Cinema Signal:

Hogan's Heroes:
Behind the Scenes at Stalag 13


. "Auto Focus"

This is a movie that does itself and its makers no favors. By depicting characters operating in a world of depravity, with no redeemable qualities in sight, they lose audience sympathy and there's little going on to keep you interested in the life of Bob Crane unless it's in how he died. By the time this happens I'm wondering why the murder didn't occur in the second act instead of the latter part of the third when I'm also wondering why a movie deal was put together for a biography about this particular depraved personality.

Bob Crane was the star of "Hogan's Heroes", a 1960s light comedy TV hit, which partly explains it. This is for his fans. This is for his fans? Wait a minute. This "expose" of who he was in his private life is likely to destroy whatever fans might have retained an interest in him all these years. And, even that's hard to imagine -- that there would be that many who would give a second thought to Mr. Bland of so long ago.

Bob Crane, in other words, was about as engaging as ear muffs. So who do they get to play him but bland Greg Kinnear? The man who became his off stage sidekick and leader down a path of considerable sordidness, John Capenter (not the director), is done by Willem Dafoe in such a way that he seems to be enforcing the character rather than playing him.

As we go through Crane's career moves we come to the sit down first reading of the pilot for "Hogan's Heroes". When Crane reads his first lines, he forces them to the point where the director stops him and gives him words of great wisdom. "You're the star, Bob. You don't have to convince us of that; you can just be it". Crane takes the advice to heart and plays his role with the easy, relaxed charm it called for.

Who didn't hear this sage advice was Willem Dafoe. He brings an energy level to his dialogue that isn't warranted by the words, the moment or the timing.

These are the observations I took away from this sad spectacle of a movie, which has something to do with the philandering, sex-obsessed deviant that this movie tells us Crane was. Furthermore, you can't do a movie about pornography and keep your hands and minds clean. In this, the filmakers go a long way toward recreating the subject matter, with the help of very appropriate cast of supporting players.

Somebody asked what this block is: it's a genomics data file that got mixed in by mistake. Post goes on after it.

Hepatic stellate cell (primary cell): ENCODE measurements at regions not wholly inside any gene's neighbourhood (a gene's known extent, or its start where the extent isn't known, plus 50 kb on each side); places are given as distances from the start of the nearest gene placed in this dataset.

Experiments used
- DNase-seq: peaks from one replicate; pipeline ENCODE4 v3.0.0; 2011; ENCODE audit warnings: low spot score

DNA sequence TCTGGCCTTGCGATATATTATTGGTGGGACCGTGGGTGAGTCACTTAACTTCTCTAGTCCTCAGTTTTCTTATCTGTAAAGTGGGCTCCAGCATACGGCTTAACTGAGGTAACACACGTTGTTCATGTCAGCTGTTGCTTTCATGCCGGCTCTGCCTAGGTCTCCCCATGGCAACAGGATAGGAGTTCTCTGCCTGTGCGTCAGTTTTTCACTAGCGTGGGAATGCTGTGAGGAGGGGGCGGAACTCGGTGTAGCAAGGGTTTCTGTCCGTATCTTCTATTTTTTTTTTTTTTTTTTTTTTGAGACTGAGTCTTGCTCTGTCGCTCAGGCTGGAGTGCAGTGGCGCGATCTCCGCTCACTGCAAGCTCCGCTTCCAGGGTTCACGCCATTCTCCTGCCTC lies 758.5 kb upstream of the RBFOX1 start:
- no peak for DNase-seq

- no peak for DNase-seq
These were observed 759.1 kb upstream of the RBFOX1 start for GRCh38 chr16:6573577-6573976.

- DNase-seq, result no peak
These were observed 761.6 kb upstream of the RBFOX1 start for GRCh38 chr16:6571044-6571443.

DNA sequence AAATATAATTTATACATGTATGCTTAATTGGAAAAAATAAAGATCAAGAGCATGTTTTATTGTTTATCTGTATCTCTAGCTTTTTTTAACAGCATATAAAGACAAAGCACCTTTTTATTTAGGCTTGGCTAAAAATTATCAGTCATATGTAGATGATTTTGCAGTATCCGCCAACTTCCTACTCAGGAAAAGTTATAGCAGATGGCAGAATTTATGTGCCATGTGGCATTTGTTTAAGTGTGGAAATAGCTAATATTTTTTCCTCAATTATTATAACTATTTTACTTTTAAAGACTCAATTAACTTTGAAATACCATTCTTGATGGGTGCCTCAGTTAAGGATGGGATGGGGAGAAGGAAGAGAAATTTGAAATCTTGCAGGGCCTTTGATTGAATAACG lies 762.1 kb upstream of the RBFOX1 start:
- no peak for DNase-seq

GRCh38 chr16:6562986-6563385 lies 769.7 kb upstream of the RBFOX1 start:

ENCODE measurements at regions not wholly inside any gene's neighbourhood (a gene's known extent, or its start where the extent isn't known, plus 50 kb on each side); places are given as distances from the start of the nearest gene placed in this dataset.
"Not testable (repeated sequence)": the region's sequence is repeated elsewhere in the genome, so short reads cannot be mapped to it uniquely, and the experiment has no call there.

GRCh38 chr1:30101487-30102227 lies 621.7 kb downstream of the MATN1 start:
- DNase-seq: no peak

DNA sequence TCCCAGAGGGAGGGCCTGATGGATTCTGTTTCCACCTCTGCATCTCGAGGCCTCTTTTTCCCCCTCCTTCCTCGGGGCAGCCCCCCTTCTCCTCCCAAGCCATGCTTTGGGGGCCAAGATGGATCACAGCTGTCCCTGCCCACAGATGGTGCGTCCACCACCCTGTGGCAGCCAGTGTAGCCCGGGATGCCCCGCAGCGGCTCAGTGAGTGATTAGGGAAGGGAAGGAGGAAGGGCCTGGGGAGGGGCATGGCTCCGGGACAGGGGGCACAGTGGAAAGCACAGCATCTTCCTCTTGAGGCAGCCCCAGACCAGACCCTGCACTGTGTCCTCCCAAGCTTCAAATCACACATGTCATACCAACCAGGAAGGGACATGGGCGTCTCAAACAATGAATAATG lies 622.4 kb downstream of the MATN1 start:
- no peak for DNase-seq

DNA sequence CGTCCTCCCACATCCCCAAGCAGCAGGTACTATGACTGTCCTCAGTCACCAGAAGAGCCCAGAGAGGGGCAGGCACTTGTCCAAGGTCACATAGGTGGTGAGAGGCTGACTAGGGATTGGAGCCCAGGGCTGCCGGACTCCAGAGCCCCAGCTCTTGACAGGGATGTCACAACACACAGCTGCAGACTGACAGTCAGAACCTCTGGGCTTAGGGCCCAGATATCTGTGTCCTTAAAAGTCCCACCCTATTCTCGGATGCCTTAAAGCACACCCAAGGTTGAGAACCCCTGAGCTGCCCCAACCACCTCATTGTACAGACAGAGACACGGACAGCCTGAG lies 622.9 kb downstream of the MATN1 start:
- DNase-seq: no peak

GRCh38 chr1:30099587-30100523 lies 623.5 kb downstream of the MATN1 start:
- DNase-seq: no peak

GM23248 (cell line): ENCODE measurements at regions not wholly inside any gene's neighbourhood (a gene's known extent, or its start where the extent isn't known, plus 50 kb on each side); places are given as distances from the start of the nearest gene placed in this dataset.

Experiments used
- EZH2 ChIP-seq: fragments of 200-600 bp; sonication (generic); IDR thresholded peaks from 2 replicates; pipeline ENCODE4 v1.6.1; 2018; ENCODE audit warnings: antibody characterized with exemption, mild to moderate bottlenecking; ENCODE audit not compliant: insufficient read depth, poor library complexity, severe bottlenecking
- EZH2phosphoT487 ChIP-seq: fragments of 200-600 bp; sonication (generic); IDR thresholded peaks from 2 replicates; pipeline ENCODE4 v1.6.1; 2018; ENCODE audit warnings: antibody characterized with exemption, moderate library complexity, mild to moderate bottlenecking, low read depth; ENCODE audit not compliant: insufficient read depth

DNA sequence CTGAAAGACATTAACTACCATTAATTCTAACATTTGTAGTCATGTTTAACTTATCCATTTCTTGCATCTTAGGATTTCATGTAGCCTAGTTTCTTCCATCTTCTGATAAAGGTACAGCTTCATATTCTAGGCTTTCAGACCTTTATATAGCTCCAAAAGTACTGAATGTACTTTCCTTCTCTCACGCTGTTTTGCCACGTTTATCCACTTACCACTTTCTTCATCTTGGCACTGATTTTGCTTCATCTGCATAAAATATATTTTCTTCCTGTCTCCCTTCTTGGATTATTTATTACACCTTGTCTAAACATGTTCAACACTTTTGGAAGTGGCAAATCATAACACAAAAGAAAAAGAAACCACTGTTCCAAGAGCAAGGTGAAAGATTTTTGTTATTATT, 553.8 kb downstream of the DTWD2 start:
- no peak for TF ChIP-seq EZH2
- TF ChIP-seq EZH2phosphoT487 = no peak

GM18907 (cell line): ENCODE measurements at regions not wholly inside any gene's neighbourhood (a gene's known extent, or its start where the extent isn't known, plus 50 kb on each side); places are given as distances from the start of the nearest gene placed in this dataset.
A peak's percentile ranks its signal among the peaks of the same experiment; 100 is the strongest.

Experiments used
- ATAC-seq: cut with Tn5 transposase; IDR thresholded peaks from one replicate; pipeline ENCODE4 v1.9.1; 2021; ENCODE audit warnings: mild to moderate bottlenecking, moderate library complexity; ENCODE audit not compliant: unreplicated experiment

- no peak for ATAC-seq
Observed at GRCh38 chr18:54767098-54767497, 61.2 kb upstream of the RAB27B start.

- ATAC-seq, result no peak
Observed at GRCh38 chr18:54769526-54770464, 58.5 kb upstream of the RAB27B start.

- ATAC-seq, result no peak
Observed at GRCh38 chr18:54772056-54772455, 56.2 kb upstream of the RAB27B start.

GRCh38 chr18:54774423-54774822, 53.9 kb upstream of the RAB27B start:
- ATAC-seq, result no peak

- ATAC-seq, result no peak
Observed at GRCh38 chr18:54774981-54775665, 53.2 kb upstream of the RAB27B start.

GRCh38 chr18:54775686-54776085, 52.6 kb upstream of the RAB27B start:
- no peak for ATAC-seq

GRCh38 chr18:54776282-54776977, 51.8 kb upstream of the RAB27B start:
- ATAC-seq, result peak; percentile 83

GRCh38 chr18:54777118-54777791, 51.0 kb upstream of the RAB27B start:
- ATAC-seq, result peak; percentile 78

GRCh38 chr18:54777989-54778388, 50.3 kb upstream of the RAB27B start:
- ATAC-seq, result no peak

Some one involved with this deal also probably thought there were award level lead parts in this script, judging by the oscar season publicity targetted to members of the motion picture academy. I'd advise them to fuggedaboudit.

Maria Bello as Crane's second wife was fine and again reveals her fine potentials that we hope will be realized in a more ideal vehicle.

Director Paul Schrader's taste in film subjects leans toward the seamy underside of society, as depicted in his "Hardcore" and "American Gigolo". Unfortunately for him this time out, depravity is no guarantee of drama. He shows us sick people and, instead of fascinating us in some way, they're merely sickening.

Then again, prurience sells, and this gets us to the crass, cynical underside of Hollywood to explain why the deal was made and why "Auto Focus" is in our midst.

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                                      ~~  Jules Brenner  


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Greg Kinnear, Michael E. Rodgers and Willem Dafoe:
Bob Crane's bar buddies

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